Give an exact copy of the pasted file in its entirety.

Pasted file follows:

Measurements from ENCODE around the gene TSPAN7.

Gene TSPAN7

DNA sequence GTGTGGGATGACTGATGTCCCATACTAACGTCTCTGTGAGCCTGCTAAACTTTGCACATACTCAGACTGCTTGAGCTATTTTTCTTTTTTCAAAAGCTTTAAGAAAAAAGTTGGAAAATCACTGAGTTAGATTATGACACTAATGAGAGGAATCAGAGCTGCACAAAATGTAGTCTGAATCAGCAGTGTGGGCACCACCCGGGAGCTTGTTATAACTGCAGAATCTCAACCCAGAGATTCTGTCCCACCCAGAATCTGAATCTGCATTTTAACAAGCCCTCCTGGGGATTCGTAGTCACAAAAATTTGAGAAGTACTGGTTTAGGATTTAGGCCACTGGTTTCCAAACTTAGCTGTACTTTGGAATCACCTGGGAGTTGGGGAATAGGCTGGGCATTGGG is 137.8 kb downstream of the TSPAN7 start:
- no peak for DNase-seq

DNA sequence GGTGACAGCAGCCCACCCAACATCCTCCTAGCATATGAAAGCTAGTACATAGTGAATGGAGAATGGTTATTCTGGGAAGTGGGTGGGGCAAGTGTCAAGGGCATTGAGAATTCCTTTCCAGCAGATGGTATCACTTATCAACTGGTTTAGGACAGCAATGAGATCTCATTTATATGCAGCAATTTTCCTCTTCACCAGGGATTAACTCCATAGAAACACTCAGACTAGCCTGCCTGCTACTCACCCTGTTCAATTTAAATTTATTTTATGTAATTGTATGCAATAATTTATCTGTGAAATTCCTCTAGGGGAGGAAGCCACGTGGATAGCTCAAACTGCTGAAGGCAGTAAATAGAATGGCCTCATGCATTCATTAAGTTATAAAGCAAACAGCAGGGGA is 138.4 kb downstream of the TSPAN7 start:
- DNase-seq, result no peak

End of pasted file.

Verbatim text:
Measurements from ENCODE around the gene TSPAN7.

Gene TSPAN7

DNA sequence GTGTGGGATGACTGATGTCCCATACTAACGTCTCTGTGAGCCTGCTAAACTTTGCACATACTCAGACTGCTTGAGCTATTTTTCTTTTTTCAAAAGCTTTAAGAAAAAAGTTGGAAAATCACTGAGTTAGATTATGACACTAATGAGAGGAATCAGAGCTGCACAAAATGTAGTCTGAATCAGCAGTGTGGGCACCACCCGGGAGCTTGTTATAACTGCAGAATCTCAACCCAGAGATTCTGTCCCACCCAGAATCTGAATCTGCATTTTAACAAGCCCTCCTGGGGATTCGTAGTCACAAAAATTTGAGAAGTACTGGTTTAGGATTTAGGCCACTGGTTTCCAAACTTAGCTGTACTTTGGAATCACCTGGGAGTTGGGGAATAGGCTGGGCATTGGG is 137.8 kb downstream of the TSPAN7 start:
- no peak for DNase-seq

DNA sequence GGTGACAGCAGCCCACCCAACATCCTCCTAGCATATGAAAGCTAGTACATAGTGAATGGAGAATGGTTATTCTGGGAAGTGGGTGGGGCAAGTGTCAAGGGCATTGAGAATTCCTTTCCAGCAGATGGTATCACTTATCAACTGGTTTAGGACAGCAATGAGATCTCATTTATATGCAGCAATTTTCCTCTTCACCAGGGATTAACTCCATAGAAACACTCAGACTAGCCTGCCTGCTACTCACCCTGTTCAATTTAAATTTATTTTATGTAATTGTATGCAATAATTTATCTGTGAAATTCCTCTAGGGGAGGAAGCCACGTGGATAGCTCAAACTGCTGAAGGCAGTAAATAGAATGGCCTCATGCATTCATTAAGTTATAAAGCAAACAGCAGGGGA is 138.4 kb downstream of the TSPAN7 start:
- DNase-seq, result no peak